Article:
My day with the panye

Tami Charles

Book - 2021

"In the hills above Port-au-Prince, a young girl named Fallon wants more than anything to carry a large woven basket to the market, just like her Manman. As she watches her mother wrap her hair in a mouchwa, Fallon tries to twist her own braids into a scarf and balance the empty panye atop her head, but realizes it's much harder than she thought"--

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Subjects
Genres
Picture books
Published
Somerville, Massachusetts : Candlewick Press 2021.
Edition
First edition
Language
English
Physical Description
1 volume (unpaged) : color illustrations ; 29 cm
ISBN
9780763697495
0763697494
Main Author
Tami Charles (author)
Other Authors
Sarah Palacios (illustrator)
Review by Booklist Reviews

Fallon couldn't be more excited about accompanying Manman to the market. She not only gets to wrap her hair in a mouchwa in imitation of her mother but also gets to carry the panye. It's an honor and a rite of passage for which Fallon, and all the girls in Haiti, must be ready. Fallon balances the basket on her head for a moment before it topples off. Manman reassures her that she must be patient—"little by little the bird builds its nest"—and advises Fallon to be observant when they're at the market. This advice isn't lost on Fallon, and readers might also take note of the wisdom. While the text honors the work of women and girls who keep communities strong and traditions meaningful, Palacios' cheerful illustrations are as vibrant and lush as the island itself, a perfect complement to Charles' tribute to the women of Haiti. An author's note provides context and deeper recognition of the coexistent beauty and devastation that the island and its people have endured for centuries. Grades K-2. Copyright 2021 Booklist Reviews.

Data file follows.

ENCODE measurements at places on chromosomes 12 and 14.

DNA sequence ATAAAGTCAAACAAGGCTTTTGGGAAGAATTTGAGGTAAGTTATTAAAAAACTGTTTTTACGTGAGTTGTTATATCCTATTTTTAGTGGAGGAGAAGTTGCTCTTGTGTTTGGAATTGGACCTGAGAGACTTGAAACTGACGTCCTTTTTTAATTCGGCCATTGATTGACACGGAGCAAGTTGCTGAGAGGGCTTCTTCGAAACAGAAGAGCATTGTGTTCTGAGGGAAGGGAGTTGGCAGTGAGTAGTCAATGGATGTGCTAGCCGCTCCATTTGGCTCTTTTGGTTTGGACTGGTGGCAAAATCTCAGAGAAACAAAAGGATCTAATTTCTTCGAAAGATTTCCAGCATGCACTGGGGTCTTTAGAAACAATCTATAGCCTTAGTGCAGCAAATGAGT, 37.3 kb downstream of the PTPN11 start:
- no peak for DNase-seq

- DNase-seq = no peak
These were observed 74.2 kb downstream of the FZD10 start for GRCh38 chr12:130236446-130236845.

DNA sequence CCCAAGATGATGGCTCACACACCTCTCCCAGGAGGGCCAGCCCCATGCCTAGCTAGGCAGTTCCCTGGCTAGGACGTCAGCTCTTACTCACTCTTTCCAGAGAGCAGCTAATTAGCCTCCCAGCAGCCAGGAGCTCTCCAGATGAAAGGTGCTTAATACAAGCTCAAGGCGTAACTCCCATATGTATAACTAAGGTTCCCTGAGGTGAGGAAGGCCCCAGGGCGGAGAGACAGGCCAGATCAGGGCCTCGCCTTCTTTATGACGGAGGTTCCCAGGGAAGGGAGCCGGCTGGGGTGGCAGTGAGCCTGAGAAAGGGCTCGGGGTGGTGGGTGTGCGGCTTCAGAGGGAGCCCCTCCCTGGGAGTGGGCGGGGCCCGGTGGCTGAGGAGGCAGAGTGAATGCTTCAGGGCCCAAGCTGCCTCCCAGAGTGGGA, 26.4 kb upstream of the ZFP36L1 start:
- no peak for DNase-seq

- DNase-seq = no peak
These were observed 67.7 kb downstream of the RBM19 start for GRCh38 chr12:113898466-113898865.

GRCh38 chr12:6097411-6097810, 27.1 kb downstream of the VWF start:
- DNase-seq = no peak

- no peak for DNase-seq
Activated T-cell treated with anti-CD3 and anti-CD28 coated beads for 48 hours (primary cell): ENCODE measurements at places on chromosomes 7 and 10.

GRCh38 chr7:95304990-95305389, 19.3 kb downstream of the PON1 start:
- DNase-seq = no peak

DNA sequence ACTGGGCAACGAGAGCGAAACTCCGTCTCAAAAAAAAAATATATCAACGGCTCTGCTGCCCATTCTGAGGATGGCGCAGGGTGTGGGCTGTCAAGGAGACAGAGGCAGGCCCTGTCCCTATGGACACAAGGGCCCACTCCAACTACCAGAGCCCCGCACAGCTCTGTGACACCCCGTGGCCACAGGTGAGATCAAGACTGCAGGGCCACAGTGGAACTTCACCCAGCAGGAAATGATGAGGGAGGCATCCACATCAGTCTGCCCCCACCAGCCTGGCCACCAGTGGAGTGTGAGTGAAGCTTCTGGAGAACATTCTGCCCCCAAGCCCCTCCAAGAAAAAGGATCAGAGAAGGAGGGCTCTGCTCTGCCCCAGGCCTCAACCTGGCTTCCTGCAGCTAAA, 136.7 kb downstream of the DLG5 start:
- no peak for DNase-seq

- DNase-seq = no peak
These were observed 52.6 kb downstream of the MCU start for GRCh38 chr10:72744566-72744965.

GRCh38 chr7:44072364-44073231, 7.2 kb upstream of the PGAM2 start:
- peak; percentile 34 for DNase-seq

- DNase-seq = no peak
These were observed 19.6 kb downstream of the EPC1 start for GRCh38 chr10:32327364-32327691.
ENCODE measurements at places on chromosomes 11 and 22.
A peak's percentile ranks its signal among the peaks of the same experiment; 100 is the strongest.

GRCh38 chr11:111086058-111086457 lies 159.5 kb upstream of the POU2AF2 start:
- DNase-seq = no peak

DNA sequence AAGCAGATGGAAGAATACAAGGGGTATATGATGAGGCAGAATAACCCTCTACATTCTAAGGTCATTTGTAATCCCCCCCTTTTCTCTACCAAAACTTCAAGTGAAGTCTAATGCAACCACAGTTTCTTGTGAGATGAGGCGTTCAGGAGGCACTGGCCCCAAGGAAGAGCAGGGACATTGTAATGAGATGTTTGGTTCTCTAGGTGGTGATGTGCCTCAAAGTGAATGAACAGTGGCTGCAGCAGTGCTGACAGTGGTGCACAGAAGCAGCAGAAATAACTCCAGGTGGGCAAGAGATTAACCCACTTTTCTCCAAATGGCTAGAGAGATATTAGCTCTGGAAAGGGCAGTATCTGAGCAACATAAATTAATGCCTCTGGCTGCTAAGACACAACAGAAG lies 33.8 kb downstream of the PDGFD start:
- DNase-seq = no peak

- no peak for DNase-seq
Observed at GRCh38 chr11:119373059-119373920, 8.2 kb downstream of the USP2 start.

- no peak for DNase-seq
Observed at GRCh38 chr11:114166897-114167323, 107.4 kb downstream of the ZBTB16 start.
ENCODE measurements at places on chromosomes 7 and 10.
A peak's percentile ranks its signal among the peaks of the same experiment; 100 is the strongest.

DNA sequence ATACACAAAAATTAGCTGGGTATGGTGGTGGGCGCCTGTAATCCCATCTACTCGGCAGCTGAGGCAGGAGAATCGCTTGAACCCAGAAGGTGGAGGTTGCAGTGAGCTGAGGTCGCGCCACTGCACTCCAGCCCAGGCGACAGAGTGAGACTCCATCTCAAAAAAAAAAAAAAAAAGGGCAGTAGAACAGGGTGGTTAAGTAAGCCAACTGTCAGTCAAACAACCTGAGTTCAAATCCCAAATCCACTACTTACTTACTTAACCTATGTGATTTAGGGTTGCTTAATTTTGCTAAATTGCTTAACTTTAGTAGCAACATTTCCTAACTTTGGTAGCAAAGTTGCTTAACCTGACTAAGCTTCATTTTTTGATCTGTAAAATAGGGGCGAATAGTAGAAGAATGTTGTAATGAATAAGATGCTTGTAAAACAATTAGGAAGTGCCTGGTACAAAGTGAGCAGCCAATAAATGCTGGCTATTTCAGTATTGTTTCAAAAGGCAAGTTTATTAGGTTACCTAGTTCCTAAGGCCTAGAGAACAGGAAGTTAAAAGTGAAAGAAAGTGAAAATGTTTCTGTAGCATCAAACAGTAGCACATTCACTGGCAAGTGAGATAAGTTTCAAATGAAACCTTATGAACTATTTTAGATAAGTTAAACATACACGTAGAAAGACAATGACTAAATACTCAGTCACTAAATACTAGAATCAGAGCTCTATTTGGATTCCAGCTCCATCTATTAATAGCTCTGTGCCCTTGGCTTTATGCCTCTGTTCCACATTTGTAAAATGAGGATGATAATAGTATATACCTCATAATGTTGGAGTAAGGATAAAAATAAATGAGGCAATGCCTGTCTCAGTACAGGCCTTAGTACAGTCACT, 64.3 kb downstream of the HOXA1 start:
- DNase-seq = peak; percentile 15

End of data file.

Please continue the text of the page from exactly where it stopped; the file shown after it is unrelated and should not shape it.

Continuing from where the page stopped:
Review by PW Annex Reviews

Sketching Haiti after the 2010 earthquake, Charles (All Because You Matter) centers Fallon, a brown-skinned Haitian girl who envies her mother's ability to carry the family's panye on her head as she walks to and from market. As Fallon's first-person narration relays how she tries and fails to balance the basket atop her silk-wrapped hair, Manman counsels patience: "When I was your age, my Manman would say, ‘Pitit pitit zwazo fe nich li: Little by little the bird builds its nest.' Not everything is learned fast." In bright, complex colors and patterns rendered in gouache and assembled digitally, Palacios (A Way with Wild Things) paints houses; shops with French-language signage; "walls, still standing" post-earthquake; and a warm, sociable Port-au-Prince community. The tale celebrates how, in Haitian society, strong women support their families ("The panye means we are graceful when the load is heavy. We are strong, even when the Earth is not. We are family, fed from love"). Spotlighting a preservation of matrilineal skills and a compassionate parent-child relationship, this rich portrait of a tight-knit, resilient community simultaneously serves as warm encouragement to persevere when learning a new skill. Ages 5–9. (Mar.) Copyright 2021 Publishers Weekly Annex.